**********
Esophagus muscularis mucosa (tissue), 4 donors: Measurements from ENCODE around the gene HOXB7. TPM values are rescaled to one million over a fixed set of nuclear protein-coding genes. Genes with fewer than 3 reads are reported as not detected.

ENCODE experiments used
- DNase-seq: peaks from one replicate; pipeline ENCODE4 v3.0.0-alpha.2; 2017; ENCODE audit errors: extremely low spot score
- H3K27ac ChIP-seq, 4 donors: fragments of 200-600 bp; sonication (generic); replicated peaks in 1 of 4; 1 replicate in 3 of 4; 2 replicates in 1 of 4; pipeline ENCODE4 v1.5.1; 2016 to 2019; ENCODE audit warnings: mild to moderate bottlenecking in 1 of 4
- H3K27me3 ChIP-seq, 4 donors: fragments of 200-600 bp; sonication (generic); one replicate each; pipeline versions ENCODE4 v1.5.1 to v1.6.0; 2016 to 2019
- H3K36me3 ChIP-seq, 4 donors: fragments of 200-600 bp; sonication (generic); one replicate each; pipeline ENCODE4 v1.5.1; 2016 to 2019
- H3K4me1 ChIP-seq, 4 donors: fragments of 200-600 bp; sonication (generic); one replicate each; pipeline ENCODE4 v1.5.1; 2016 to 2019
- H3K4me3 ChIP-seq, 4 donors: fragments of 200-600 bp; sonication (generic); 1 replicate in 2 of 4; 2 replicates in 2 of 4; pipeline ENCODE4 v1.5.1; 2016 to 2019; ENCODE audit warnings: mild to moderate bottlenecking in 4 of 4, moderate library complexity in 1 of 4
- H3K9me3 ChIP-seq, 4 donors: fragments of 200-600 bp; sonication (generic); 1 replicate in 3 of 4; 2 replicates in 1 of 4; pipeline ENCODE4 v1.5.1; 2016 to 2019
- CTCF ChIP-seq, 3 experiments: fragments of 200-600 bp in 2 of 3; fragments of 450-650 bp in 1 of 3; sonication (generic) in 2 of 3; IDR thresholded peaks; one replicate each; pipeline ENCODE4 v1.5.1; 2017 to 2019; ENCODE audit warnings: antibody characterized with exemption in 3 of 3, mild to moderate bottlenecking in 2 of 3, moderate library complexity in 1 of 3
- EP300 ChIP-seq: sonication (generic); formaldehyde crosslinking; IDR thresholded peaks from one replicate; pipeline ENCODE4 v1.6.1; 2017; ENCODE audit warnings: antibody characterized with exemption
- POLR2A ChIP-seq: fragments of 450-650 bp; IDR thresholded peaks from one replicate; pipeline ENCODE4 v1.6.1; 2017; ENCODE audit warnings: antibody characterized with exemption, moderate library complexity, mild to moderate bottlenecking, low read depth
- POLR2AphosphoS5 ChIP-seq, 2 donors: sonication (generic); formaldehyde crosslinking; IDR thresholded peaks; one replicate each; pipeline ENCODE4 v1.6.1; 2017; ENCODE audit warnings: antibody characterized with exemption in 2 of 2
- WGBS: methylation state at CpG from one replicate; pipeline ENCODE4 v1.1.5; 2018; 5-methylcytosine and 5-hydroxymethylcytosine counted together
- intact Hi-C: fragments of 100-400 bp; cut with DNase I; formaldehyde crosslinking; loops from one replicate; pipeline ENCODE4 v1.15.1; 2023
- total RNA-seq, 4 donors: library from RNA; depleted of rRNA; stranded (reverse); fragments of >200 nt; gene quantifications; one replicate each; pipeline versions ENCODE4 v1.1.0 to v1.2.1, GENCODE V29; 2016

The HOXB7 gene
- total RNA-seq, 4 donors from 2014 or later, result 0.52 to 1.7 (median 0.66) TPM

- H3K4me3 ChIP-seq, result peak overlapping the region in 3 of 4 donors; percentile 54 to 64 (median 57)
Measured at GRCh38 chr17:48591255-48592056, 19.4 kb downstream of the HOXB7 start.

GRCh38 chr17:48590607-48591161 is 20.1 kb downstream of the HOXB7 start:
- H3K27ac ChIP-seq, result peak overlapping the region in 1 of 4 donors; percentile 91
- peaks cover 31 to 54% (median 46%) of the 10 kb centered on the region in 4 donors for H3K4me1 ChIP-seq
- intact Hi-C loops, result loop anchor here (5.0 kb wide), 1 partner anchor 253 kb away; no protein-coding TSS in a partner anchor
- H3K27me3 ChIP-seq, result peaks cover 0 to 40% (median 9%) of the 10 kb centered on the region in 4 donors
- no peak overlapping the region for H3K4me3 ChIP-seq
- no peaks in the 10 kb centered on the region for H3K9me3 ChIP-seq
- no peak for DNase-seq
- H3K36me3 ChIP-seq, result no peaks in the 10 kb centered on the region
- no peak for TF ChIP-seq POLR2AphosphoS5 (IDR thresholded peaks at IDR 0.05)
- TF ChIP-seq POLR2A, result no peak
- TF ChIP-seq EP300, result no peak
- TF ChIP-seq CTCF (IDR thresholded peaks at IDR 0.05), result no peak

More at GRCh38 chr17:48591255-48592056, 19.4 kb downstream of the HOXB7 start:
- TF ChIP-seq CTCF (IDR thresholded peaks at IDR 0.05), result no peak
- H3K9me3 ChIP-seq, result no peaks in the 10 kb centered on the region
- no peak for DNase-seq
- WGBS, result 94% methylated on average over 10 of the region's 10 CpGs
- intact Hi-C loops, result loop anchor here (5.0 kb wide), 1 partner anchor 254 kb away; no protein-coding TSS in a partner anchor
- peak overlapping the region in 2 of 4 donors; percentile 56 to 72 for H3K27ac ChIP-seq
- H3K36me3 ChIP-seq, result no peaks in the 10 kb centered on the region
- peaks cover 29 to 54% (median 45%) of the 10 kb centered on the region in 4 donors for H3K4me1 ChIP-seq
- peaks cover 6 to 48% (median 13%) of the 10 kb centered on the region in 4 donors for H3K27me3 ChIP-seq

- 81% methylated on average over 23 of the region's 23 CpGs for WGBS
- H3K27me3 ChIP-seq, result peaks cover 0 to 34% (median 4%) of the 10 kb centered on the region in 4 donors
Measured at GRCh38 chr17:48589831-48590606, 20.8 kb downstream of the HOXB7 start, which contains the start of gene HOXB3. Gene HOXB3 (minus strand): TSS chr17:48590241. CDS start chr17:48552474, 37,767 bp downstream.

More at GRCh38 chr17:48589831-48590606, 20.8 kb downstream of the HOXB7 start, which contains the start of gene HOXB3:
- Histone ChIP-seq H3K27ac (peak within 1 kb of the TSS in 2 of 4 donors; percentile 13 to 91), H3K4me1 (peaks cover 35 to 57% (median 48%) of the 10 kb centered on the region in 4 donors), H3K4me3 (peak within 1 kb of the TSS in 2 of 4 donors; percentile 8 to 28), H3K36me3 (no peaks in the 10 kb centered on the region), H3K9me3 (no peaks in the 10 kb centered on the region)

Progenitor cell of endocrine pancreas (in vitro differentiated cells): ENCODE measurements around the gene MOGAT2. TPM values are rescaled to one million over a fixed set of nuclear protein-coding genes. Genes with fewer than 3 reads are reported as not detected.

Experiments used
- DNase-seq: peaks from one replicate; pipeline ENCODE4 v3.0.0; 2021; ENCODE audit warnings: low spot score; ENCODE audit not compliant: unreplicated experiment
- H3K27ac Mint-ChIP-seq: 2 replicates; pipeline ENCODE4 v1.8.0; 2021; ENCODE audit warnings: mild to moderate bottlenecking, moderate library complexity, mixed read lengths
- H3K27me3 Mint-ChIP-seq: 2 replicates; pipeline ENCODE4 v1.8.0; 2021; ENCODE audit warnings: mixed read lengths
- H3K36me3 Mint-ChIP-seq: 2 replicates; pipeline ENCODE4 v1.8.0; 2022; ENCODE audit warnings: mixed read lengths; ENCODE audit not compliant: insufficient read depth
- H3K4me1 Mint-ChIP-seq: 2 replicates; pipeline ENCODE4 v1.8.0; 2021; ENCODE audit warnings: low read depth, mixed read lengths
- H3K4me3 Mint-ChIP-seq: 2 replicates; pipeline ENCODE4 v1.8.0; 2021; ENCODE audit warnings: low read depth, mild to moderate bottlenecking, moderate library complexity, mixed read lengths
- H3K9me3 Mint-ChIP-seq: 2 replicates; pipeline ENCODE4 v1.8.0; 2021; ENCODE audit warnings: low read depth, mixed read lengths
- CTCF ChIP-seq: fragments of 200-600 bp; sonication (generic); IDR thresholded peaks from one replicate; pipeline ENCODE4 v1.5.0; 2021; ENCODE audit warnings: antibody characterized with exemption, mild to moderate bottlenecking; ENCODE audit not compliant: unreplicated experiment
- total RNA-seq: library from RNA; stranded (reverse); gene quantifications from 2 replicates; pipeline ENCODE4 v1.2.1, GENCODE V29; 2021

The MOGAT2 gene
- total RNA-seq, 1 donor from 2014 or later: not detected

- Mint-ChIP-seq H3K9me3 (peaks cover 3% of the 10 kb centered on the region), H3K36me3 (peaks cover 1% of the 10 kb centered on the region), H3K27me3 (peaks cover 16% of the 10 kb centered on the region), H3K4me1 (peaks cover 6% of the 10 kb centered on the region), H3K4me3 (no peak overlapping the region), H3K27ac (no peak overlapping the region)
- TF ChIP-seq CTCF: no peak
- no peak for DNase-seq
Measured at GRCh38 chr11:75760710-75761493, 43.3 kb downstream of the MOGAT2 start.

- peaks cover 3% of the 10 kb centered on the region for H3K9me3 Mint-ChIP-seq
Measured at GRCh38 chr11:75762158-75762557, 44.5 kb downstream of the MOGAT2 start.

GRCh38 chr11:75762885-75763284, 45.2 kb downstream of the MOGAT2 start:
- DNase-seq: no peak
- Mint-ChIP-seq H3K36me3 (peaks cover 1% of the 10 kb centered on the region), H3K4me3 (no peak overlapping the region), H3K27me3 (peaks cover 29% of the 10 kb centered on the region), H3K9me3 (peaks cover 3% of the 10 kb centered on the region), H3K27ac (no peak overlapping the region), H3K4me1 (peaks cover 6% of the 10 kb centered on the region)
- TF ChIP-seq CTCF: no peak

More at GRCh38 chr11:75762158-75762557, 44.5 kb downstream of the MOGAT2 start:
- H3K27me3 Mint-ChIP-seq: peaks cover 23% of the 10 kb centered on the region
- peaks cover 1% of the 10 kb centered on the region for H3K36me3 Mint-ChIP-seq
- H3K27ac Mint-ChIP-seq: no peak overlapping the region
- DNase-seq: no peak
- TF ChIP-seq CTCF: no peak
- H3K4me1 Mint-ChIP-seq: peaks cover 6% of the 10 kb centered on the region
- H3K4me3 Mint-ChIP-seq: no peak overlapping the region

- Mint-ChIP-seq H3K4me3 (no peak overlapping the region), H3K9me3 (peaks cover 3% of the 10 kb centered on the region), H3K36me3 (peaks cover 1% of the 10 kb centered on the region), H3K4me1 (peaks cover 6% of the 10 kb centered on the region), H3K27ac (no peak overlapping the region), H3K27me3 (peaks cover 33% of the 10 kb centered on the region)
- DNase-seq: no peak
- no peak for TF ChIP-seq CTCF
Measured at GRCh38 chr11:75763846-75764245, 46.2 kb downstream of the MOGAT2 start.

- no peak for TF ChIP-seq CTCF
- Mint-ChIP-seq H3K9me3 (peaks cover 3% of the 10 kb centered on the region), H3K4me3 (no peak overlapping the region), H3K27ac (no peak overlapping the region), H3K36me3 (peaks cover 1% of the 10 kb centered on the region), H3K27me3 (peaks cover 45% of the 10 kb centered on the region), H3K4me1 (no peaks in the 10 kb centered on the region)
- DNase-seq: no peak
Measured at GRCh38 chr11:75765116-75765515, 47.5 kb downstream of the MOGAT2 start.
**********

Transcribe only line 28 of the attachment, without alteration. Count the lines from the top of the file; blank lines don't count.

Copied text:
- no peak for DNase-seq